A bit of truth is not the whole truth. If I am faithful to my wife 6 days a week, one might say that I am doing a pretty good job. But 1 of every 7 days I err, gravely.
Would this not be the same with Christian denominations? Although we can appreciate their accuracy of some things, do they not need enlightenment? Should we not continue to convert? Because if the point it "Oh well, they will just be saved anyway", the end result will be what we have seen in liberal Protestantism, i.e. a lack of attempt at conversion. Why bother at the difficult task of evangelism when they will all be saved?

Steve C said...

"Not quite. The Lord said that "their creeds were an abomination in his sight" and those who professed those creeds were "all corrupt""

I stated that Methodism and Presbyterianism, which would be the creeds, not the people. I fully agree that we should proclaim our positions with dignity and respect, but we MUST continue to proclaim our positions, else WE become abominations in His sight.

AlexG said...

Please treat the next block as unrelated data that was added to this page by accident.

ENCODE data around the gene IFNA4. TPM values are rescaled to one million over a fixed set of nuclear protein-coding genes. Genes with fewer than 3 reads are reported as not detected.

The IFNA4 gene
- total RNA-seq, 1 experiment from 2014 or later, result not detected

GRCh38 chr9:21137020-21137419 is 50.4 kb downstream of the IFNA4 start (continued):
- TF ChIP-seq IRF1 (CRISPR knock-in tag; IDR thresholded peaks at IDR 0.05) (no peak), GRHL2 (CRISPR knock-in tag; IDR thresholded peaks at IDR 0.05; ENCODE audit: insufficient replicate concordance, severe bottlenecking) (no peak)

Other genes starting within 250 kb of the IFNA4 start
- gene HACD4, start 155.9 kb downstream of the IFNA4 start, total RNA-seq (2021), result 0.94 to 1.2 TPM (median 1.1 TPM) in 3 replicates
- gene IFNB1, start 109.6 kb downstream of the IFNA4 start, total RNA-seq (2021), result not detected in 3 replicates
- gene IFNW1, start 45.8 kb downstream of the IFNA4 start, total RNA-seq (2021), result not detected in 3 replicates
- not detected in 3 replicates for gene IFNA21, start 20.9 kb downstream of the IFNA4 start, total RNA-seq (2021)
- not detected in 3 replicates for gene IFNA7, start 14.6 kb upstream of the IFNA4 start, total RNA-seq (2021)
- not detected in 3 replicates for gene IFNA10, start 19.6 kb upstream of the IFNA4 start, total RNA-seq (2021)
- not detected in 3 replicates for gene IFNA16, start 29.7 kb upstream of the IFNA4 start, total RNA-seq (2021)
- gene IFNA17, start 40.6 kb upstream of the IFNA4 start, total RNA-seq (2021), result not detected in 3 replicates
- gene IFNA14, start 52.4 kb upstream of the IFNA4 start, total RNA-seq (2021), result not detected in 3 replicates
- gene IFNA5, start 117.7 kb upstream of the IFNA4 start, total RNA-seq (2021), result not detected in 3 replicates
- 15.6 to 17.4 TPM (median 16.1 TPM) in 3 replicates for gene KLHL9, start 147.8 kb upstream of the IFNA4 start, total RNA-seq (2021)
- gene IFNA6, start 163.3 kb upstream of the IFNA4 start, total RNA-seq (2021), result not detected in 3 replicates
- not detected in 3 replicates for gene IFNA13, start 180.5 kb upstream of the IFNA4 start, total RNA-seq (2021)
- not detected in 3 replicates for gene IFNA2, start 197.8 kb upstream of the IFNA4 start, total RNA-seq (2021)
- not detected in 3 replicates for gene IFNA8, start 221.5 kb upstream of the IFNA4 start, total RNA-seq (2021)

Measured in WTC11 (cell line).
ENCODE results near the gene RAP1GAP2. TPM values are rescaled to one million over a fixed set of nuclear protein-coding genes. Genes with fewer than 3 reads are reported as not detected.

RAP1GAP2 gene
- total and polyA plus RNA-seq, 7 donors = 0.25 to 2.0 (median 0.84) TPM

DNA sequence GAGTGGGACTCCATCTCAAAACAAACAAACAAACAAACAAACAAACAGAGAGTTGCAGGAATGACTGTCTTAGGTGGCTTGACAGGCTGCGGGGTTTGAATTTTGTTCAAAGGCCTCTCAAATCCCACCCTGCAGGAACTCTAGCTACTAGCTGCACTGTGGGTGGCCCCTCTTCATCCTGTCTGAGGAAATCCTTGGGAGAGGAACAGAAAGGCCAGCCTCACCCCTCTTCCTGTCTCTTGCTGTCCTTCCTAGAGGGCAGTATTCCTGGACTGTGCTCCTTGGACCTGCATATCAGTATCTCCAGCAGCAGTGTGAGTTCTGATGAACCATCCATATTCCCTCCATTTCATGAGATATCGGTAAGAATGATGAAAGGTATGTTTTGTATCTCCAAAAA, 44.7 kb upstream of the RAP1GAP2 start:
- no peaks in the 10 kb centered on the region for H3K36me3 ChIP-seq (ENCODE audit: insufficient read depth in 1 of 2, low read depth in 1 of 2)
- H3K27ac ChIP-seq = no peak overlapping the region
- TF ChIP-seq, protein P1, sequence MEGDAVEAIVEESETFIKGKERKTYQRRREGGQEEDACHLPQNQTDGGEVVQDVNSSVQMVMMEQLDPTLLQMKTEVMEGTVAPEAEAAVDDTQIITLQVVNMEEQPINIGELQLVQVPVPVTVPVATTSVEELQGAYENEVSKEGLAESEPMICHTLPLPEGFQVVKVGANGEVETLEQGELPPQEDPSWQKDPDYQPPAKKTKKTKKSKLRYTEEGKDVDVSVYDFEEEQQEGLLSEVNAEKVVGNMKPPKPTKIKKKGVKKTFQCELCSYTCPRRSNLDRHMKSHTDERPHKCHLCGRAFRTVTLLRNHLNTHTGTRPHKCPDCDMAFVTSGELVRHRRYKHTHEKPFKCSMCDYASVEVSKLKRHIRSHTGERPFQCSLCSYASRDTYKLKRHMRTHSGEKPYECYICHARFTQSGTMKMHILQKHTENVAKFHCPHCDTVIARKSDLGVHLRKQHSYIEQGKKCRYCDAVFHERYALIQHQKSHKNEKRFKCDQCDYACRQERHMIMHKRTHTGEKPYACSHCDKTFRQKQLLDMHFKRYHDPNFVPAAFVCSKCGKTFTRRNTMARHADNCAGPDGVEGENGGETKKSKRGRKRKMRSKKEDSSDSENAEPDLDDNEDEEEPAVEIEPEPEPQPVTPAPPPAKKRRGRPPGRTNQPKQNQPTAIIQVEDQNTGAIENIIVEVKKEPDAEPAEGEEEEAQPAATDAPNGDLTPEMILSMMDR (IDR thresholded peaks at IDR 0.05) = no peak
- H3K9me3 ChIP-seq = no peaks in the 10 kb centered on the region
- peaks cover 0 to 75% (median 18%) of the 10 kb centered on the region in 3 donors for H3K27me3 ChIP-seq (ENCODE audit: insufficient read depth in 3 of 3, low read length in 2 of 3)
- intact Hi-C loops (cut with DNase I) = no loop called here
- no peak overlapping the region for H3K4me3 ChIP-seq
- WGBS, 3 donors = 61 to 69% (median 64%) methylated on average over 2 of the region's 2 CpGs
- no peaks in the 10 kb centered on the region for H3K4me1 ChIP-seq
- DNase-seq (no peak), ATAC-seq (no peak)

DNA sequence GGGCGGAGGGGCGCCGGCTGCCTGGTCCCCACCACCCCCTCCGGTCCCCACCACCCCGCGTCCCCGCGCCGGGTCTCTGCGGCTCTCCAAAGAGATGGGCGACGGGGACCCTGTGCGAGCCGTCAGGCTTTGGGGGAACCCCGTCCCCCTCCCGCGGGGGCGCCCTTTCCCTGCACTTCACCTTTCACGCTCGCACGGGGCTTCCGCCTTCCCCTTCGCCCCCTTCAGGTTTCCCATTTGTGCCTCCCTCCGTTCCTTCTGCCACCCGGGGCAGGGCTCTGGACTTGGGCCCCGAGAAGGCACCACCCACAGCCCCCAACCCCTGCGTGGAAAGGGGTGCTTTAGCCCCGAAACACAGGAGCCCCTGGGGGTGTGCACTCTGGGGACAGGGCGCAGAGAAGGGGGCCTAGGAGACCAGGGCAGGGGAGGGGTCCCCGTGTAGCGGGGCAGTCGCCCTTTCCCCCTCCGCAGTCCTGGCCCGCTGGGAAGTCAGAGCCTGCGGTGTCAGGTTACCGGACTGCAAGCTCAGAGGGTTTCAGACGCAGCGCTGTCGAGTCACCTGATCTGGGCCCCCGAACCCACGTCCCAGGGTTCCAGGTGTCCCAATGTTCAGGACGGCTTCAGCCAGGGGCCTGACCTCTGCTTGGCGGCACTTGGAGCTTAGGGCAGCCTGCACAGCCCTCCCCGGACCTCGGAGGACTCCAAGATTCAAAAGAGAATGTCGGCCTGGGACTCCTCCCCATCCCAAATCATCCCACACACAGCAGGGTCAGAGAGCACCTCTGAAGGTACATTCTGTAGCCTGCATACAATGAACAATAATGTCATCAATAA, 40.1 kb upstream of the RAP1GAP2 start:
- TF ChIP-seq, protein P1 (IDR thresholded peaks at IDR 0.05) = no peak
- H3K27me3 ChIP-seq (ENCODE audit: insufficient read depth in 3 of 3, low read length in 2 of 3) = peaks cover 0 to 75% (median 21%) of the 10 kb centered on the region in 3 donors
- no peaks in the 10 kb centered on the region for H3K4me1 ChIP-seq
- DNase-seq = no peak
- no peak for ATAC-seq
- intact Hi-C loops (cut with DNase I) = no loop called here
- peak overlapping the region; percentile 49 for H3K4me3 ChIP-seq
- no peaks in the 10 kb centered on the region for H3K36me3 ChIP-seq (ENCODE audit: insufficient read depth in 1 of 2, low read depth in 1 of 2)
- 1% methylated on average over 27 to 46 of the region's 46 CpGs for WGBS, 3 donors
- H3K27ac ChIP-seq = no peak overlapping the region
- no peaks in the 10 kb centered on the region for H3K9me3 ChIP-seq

But don't we suffer sometimes from the same prejudice against other religions? It is common to hear some members that think that the Catholic Church is the 'great and abominable church' or the 'Church of the Devil'. For the Roman Catholic Church I have great appreciation, because they maintained Chrisitianity alive as well as publishing the Bible and keeping it fairly well. The statement of JS History 1:18 - 19 should not be taken as a condemnation to other Churches OR their members. I have had the most fruitful conversations with many coworkers of different denominations, Christian and non - Christian, and my feeling is that we could certainly learn from them. Joseph Smith said something to the effect that there is truth in all denominations and we should seek the best of all religions. From what I gather from Muslims, for instance, is that if Latter Day Saints had stronger testimonies of the Prophet Joseph Smith, as they have of Muhammad, less people would depart from the Church. Their scripture reading is very good as members are encouraged to learn the Quran by heart. Their standard of personal worthiness is very high (the whole covering for women is a bit extreme, but many of my Muslim friends agree on that). If Latter Day Saints want to have a fair view of our beliefs it is necessary that we do the same with the belifefs of others and try and learn something from them.